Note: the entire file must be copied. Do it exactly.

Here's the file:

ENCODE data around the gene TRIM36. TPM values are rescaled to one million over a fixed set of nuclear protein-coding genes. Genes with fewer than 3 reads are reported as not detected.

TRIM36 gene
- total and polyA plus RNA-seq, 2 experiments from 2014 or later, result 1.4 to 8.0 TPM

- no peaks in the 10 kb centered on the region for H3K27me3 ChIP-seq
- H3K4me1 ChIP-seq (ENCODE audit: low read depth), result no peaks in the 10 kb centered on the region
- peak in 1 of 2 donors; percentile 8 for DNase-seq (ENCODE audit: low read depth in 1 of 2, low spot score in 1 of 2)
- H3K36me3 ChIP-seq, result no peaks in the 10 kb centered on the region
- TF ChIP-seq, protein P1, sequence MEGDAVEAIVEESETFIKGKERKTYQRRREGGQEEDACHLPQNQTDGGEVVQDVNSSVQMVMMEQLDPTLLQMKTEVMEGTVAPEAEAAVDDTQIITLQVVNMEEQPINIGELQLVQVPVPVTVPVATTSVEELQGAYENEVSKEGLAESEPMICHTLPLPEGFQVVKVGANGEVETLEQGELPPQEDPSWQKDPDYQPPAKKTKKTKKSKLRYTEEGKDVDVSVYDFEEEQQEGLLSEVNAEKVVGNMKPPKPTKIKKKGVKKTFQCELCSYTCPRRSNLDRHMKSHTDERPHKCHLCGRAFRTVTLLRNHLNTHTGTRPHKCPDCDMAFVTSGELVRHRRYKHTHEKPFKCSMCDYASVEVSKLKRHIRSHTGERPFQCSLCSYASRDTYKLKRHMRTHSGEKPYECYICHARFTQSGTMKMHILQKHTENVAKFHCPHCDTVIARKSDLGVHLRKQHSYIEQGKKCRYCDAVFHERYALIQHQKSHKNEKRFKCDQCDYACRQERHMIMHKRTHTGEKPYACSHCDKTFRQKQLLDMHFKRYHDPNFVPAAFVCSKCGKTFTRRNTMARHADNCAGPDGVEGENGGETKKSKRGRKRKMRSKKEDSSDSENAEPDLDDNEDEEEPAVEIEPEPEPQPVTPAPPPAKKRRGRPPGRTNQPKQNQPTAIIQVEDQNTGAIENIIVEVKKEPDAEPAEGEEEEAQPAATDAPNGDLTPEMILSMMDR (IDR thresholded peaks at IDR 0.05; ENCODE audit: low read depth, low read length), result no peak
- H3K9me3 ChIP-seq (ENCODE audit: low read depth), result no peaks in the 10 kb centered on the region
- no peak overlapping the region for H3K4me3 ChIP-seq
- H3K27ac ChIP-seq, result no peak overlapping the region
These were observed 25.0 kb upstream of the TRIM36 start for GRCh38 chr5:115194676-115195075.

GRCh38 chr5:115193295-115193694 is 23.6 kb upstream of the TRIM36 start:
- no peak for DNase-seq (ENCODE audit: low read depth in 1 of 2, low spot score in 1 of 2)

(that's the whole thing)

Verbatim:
ENCODE data around the gene TRIM36. TPM values are rescaled to one million over a fixed set of nuclear protein-coding genes. Genes with fewer than 3 reads are reported as not detected.

TRIM36 gene
- total and polyA plus RNA-seq, 2 experiments from 2014 or later, result 1.4 to 8.0 TPM

- no peaks in the 10 kb centered on the region for H3K27me3 ChIP-seq
- H3K4me1 ChIP-seq (ENCODE audit: low read depth), result no peaks in the 10 kb centered on the region
- peak in 1 of 2 donors; percentile 8 for DNase-seq (ENCODE audit: low read depth in 1 of 2, low spot score in 1 of 2)
- H3K36me3 ChIP-seq, result no peaks in the 10 kb centered on the region
- TF ChIP-seq, protein P1, sequence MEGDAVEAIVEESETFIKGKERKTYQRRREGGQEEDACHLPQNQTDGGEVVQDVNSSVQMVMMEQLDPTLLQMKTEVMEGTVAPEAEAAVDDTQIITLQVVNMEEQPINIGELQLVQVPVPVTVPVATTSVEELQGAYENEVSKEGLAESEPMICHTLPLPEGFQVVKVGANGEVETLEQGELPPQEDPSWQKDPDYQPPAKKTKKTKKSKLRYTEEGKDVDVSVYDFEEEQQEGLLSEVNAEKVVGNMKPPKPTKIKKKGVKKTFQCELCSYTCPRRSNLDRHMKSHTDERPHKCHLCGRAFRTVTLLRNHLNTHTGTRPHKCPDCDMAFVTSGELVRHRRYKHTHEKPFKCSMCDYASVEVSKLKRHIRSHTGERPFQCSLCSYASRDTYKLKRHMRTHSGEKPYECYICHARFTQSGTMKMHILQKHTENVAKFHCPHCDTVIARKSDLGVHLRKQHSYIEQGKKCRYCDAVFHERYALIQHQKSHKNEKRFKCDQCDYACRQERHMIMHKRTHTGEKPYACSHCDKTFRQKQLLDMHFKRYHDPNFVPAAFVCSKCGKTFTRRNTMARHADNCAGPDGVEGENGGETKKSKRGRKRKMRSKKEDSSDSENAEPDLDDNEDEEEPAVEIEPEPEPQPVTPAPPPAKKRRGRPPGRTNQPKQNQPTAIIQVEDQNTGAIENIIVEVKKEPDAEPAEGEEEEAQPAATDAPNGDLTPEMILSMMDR (IDR thresholded peaks at IDR 0.05; ENCODE audit: low read depth, low read length), result no peak
- H3K9me3 ChIP-seq (ENCODE audit: low read depth), result no peaks in the 10 kb centered on the region
- no peak overlapping the region for H3K4me3 ChIP-seq
- H3K27ac ChIP-seq, result no peak overlapping the region
These were observed 25.0 kb upstream of the TRIM36 start for GRCh38 chr5:115194676-115195075.

GRCh38 chr5:115193295-115193694 is 23.6 kb upstream of the TRIM36 start:
- no peak for DNase-seq (ENCODE audit: low read depth in 1 of 2, low spot score in 1 of 2)